Sampaguita Pictures

Sampaguita Pictures was a Philippine film production company. It was named for the Philippine national flower, sampaguita. Though no longer functioning, the company's Sampaguita Compound remains in Quezon City. [1][2][3][4][5]

Sampaguita Pictures
Film production
IndustryMotion pictures
Founded1937
Defunct2005
Headquarters,
Key people
Azucena Vera-Perez
OwnerVera-Perez family

HistoryEdit

Sampaguita Pictures was established in the last quarter of 1937. Its first feature-length film was Bituing Marikit, starring Elsa Oria and Rogelio dela Rosa. It was a box-office hit. The company continued to make films in the action, musical, horror and suspense genres.

Before the Second World War began, and the Japanese occupied Manila, several Sampaguita films enjoyed box office success in the region. Some of them employed the famous tandem of Carmen Rosales and Rogelio dela Rosa, like Panambitan, Pagsuyo, Jazmin and many more. But the first film made at the Sampaguita studio by Carmen and Rogelio was Takipsilim.

After the war ended, Sampaguita made several war pictures in 1946, including Guerilyera, with Carmen and newcomer Celso Baltazar, Maynila, the comeback picture of Corazon Noble featuring Tita Duran, and Isumpa mo Giliw, with husband-and-wife team Angel Esmeralda and Corazon Noble.

After several war musicals became popular, the studio created a new star team with real husband and wife Pancho Magalona and Tita Duran. They made several hits including Bulaklak na Walang Pangalan, Huwag Ka ng Magtampo, Sa Isang Sulyap mo Tita, and Sa Isang Halik mo Pancho.

In 1950, the studios were hit by fire and hundreds of film prints were destroyed. But in 1951, they top-billed the unknown Tessie Agana, the daughter of Linda Estrella, in her first lead role in Roberta, with another child actor Boy Alano and the movie was one of the biggest hits of the year.

In the early fifties several actors appeared in the studio's productions, including Alicia Vergel and her husband César Ramírez in Ukkala, Diwani, the Philippine folk hero Bernardo Carpio, MN and many more.

In 1952 the half-Filipino half-American Gloria Romero made her first full-length movie as the partner of Cesar Ramirez in an action costume picture Palasig.

Another famous husband-and-wife team were Rita Gomez and Ric Rodrigo. They were popular together in their movie Diyosa.

The infamous tandem of husband-and-wife Lolita Rodriguez and Eddie Arenas made some dramas together, like Kundiman ng Puso, Busabos, Cicatriz and Mapait na Lihim. The two later divorced. Arenas is still active in Philippine cinema while Rodriguez moved to the United States.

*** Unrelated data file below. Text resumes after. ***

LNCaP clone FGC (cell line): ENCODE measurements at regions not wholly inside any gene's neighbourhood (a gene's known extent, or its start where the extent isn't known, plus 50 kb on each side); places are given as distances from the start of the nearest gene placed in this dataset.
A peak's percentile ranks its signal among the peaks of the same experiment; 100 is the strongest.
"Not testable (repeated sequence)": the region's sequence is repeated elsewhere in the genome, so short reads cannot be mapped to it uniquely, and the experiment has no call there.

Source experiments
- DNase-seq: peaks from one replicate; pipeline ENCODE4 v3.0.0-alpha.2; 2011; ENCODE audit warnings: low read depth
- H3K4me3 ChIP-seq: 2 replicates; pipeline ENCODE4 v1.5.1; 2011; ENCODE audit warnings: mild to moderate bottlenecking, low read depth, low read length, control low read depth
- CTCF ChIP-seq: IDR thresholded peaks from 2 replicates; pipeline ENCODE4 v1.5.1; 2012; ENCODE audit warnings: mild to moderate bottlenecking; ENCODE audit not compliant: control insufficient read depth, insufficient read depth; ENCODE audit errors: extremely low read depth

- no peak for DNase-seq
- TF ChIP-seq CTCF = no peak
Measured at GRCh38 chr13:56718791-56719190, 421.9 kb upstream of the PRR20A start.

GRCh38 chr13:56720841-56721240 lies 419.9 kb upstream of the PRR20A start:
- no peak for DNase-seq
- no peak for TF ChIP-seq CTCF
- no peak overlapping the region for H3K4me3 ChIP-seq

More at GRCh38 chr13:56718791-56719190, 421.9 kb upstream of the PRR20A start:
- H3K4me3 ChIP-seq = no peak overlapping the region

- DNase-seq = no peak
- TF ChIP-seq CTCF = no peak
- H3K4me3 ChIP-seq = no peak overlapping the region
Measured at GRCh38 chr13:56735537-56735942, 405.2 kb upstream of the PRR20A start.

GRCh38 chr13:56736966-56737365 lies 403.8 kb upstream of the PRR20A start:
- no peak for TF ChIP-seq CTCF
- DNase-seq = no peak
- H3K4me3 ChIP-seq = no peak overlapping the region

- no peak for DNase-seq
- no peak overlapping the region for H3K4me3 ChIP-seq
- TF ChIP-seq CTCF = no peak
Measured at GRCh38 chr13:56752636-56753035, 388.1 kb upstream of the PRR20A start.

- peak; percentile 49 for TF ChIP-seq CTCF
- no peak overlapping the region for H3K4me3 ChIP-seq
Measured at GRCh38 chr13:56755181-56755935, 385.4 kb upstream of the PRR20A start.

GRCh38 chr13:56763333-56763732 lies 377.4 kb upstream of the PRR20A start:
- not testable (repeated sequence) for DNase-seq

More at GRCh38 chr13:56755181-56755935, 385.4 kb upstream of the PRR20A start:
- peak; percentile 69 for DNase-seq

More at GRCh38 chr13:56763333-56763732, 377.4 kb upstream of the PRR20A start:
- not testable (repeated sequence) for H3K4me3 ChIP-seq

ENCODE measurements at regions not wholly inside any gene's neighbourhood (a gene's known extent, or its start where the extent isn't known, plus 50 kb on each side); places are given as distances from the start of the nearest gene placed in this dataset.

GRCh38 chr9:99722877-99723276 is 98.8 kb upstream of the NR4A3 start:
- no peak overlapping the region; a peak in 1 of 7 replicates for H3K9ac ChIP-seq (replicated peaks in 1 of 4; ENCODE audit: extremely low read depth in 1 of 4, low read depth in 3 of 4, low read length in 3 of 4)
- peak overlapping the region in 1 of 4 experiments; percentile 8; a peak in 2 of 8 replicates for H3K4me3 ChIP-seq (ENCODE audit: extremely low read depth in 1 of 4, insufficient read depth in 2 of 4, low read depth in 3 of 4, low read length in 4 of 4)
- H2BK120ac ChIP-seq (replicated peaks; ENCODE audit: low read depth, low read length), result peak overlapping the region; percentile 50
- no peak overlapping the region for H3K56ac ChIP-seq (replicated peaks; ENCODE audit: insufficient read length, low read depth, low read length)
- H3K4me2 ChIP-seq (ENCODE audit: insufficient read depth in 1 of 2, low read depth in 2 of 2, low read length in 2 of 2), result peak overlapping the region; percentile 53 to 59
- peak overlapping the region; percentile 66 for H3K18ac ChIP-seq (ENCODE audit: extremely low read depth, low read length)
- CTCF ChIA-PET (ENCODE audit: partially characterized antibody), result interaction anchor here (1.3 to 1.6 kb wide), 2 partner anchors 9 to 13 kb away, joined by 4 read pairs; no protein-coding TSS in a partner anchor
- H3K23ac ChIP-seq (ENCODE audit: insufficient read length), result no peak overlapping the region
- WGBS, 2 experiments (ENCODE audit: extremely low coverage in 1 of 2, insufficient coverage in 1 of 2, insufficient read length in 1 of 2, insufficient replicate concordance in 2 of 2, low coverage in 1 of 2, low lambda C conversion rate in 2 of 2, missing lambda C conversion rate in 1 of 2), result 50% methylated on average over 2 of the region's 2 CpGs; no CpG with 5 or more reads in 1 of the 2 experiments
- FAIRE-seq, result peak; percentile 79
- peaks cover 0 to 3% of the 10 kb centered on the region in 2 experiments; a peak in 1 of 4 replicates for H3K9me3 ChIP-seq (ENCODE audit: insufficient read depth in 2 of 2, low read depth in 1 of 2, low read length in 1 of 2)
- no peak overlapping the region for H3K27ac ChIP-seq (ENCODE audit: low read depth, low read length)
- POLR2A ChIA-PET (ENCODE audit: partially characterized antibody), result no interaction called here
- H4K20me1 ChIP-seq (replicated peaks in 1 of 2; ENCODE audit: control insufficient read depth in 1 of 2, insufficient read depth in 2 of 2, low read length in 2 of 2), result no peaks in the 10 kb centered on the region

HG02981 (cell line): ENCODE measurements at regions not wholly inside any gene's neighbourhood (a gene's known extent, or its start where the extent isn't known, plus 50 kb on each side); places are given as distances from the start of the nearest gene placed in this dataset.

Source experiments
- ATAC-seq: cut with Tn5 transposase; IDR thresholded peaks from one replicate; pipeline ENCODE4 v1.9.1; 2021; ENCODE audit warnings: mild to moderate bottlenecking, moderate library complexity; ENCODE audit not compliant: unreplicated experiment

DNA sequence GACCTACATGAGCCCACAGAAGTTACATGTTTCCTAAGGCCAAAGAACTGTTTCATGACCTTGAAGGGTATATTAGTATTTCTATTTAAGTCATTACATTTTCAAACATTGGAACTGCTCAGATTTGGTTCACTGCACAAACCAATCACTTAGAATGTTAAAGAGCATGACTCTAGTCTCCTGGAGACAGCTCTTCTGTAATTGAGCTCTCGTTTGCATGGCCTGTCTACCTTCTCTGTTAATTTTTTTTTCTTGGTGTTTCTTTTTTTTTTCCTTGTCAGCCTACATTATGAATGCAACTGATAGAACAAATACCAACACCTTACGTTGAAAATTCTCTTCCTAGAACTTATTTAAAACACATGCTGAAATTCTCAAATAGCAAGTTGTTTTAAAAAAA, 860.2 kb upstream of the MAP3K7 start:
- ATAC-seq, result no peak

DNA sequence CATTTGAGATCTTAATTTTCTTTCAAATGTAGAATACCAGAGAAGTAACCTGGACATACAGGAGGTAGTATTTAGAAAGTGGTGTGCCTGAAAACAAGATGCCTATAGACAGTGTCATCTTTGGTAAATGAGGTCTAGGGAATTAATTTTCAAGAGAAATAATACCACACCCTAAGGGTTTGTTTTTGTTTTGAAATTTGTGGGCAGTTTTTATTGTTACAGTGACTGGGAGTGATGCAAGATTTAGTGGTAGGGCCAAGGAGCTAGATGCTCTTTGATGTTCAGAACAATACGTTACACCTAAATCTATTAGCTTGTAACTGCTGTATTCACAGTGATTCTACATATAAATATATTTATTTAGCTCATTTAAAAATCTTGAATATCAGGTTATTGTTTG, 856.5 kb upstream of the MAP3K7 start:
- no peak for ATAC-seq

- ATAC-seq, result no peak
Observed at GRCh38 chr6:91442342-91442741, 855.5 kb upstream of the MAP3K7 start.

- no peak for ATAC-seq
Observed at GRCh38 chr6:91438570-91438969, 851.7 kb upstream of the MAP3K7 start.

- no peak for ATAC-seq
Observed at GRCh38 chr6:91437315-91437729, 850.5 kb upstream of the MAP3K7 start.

Another husband-and-wife team in the 1950s were Amalia Fuentes and Romeo Vasquez. Fuentes made her last appearance for Sampaguita in 1964, before leaving for another studio.

Though not as well remembered, many supporting actors and actresses, such as Imelda Concepcion and Nelly Baylon worked in the Sampaguita system.

Susan Roces took her first lead role as a boxer in Sabungera opposite Luis Gonzales, but the movie was not a box office hit. Fuentes and Roces are famous for their rivalry when they made the movie Cover Girls in the 1960s.

By that time, a new manager, Dr. Jose R. Perez, took over the reins of Sampaguita.

In 1960, Sampaguita made Pitong Pagsisi supported by 20 Sampaguita stars, including the return of Paraluman who reigned in the studio in the late 40s.

In 1970s, the studio continued producing movies albeit on a limited production, especially with the Nora Aunor-Tirso Cruz III tandem culminating in the 1971 movie Guy and Pip. In 1982, Sampaguita Pictures stopped releasing movies after its last successful movie Batch '81. However, its post-production facilities remained in operation until 2005.

In 1995, the company ventured into television with GMA Network; they produced the drama anthology Pira-pirasong Pangarap which lasted until 2003, which started another co-production Nagmamahal, Manay Gina. The TV shows were hosted by Gina de Venecia.

Unitel Pictures currently owns Sampaguita's film library.

Movies releasedEdit

ReferencesEdit

  1. ^ De Ocampo, Nick (November 9, 2017). "Film: American Influences on Philippine Cinema". Anvil Publishing. Retrieved April 16, 2020 – via Google Books.
  2. ^ De Ocampo, Nick (November 9, 2017). "EIGA: Cinema in the Philippines During World War II". Anvil Publishing. Retrieved April 16, 2020 – via Google Books.
  3. ^ "Bulacan pays tribute to Dr. Perez for golden age of Philippine cinema". Manila Bulletin. November 10, 2016. Retrieved April 16, 2020.
  4. ^ "Dr. Jose Perez: The starmaker is an ideal dad". The Philippine Star. June 16, 2001. Retrieved April 16, 2020.
  5. ^ "New Manila, Quezon City: Sampaguita Studios & the Vera-Perez Ancestral Home". Lakbay ng Lakan. February 22, 2019. Retrieved April 16, 2020.

External linksEdit